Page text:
From a rankings perspective, what happens when you get 20, 30, or 40 candidates with 3.8+ UPGA and no LSAT score? From day 1 of admissions season, Michigan has much greater latitude to lock in higher median LSAT and UPGA numbers--because zero Wolverine Scholars are dragging down the LSAT and all are helping the UPGA numbers. Further, because of the idiosyncrasies of the USNWR rankings formula, see Ted Seto's Understanding the U.S. News Law School Rankings, at the upper ranges, small changes in UGPA have a much greater sway on rankings that a single LSAT point. For example, in the simulation model that Andy Morriss and I created, a move from 3.64 to 3.66 has a greater effect than a move from 169 to 170. If Michigan can get to a 3.80 UGPA, they could tie with NYU at #5.

Update #2:  A reader let me know that Georgetown has a similar Early Assurance Program:

Early Assurance applicants are exempt from taking the LSAT and registering with the LSDAS. Instead, please include an official transcript with at least five semesters of undergraduate grades. Early Assurance applicants must submit two recommendations, one of which must be the Early Assurance Dean's Certification Form. Competitive Early Assurance applicants should have an undergraduate GPA of at least a 3.8.

Update #3:  For more, see:

September 25, 2008 in Law Review Rankings | Permalink | Comments (9) | TrackBack (0)

Friday, August 22, 2008

Texas Law School Rankings

Texas Lawyer has released its annual ranking of the nine Texas law schools, based on a survey completed by 1,132 students enrolled at the school (the response rate ranged from 10%-25% at each school).  The ranking equally weighs eight variables:

  • Teaching Quality
  • Faculty Accessibility
  • Preparation for Practice
  • Placement Office Helpfulness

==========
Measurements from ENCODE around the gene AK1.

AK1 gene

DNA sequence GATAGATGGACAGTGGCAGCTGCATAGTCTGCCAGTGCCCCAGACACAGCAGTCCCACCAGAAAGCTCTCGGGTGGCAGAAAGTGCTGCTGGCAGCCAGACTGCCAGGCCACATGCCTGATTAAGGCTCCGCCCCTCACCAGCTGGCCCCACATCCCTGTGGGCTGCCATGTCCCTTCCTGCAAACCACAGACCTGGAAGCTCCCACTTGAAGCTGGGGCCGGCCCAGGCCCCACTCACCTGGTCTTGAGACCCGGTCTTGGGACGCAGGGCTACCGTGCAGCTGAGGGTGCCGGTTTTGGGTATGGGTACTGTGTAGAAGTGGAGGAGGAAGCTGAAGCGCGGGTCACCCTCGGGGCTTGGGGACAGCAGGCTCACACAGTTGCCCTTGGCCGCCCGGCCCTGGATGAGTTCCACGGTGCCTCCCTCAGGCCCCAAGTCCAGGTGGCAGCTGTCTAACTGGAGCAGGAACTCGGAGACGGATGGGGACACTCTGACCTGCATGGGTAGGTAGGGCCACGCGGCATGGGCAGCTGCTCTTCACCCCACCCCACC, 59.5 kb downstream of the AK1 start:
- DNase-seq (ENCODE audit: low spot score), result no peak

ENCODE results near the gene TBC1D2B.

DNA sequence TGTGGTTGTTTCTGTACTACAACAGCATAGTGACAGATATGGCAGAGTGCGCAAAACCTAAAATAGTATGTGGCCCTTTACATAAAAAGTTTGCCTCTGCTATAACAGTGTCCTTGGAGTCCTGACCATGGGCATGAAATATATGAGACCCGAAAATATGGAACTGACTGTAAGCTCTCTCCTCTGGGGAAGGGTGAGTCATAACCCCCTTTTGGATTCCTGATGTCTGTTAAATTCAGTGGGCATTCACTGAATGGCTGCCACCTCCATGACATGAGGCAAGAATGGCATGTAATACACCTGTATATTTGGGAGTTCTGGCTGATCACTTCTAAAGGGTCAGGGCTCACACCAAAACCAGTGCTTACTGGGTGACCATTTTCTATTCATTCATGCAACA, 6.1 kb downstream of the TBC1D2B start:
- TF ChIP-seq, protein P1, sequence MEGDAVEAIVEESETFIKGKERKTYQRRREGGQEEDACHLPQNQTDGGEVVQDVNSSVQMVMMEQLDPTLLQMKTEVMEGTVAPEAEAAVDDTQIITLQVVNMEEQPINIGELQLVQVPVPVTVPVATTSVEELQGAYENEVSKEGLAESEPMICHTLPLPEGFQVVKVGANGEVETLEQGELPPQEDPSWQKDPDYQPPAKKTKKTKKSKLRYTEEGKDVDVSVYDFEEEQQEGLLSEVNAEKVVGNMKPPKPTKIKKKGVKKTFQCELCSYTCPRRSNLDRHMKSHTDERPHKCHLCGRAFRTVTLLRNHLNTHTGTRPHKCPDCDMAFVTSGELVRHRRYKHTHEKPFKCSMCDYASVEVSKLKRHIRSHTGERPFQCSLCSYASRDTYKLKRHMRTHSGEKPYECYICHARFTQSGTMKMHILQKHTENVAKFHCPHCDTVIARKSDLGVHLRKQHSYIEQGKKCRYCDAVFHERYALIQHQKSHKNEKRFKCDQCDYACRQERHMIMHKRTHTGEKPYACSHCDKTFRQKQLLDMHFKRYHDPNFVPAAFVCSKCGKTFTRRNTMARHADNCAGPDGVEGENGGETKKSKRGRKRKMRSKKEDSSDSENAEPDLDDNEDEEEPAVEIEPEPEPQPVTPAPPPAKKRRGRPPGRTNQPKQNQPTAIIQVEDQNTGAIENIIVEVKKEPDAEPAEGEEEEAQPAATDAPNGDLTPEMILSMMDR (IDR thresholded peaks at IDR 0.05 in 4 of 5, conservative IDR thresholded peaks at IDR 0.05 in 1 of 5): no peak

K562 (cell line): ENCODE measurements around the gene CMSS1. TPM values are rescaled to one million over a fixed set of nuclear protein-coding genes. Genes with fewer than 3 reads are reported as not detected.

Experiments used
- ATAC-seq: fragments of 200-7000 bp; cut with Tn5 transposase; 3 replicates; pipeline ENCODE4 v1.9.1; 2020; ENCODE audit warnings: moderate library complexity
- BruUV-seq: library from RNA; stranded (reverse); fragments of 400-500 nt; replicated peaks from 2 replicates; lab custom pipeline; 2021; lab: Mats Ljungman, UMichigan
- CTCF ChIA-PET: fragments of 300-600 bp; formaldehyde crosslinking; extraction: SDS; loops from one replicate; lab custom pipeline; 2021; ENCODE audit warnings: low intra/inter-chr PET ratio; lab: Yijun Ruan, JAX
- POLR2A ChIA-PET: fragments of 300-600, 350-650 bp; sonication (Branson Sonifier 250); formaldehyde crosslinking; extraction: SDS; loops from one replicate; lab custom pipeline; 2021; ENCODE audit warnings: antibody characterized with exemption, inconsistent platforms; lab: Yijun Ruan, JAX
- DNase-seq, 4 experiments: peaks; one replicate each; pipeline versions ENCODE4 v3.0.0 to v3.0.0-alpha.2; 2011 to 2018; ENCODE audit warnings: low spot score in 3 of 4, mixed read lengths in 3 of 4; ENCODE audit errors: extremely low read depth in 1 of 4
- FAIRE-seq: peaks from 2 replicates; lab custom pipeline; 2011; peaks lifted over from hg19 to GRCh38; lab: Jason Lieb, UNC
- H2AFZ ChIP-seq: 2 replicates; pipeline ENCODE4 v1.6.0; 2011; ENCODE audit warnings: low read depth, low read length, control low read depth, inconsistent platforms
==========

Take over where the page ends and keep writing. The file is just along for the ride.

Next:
• Collegiality
  • Student Diversity
  • Technology
  • Library Services

Here is the overall ranking of the Texas law schools under the Texas Monthly methodology, along with their ranking in U.S. News and World Report (overall and peer reputation) and SSRN downloads (as well as their ranking among U.S. law schools) [click on chart to enlarge]:

Texas_law_school_rankings_2008_4 

August 22, 2008 in Law Review Rankings | Permalink | Comments (21) | TrackBack (0)

Friday, August 15, 2008

Forbes College Rankings

Forbes has launched a new ranking of 569 colleges and universities, based on this methodology:

  • Listing of Alumni in Who's Who in America (25%)
  • Student Evaluations of Professors from Ratemyprofessors.com (25%)
  • Four- Year Graduation Rates (16 2/3%)
  • Enrollment-adjusted numbers of students and faculty receiving nationally competitive awards (16 2/3%)
  • Average four year accumulated student debt of those borrowing money (16 2/3%)

Here are Forbes' Top 25:

  1. Princeton
  2. California Institute of Technology
  3. Harvard
  4. Swarthmore
  5. Williams
  6. U.S. Military Academy
  7. Amherst
  8. Wellesley
  9. Yale
  10. Columbia
  11. Northwestern
  12. Wabash
  13. Centre College (KY)
  14. Massachusetts Institute of Technology
  15. Bowdoin College
  16. U.S. Air Force Academy
  17. Middlebury
  18. University of Chicago
  19. Smith
  20. Pomona
  21. Wesleyan
  22. Haverford
  23. Stanford
  24. Hamilton
  25. Sarah Lawrence

August 15, 2008 in Law Review Rankings | Permalink | Comments (7) | TrackBack (0)

Monday, July 28, 2008

Seto on the Proposed Boycott of the U.S. News Rankings

Theodore P. Seto (Loyola-L.A.), author of the influential article, Understanding the U.S. News Law School Rankings, 60 SMU L. Rev. 493 (2007), shares his thoughts on Case Dean Gary Simson's call to boycott the U.S. News rankings (blogged here, here, and here): 

Writing in the on-line edition of the National Law Journal, Dean Gary Simson of Case Western says the following about U.S. News’ recent announcement of possible changes to its methodology:

This announcement, and the wrench that it threatens to throw into structural changes that have been made to avoid being disadvantaged by a deeply flawed methodology, should cause law school faculties and administrations everywhere to finally say ‘enough’ and that they are done participating in a ranking system that has done substantial harm and little, if any, good to legal education in the United States.

In response, Mr. Robert Morse of U.S. News states;

If a law school refuses to provide U.S. News directly with statistical data from their annual American Bar Association (ABA) accreditation data questionnaire, then U.S. News still can get almost all of that school’s official ABA data from the ABA website. U.S. News would still be able to rank a law school, even if it refused to participate

Mr. Morse’s response is correct, but only with significant caveats.

Continue reading

July 28, 2008 in Law Review Rankings | Permalink | Comments (2) | TrackBack (0)

Thursday, July 24, 2008

U.S. News Responds to Case Dean's Call to "Just Say No" to Rankings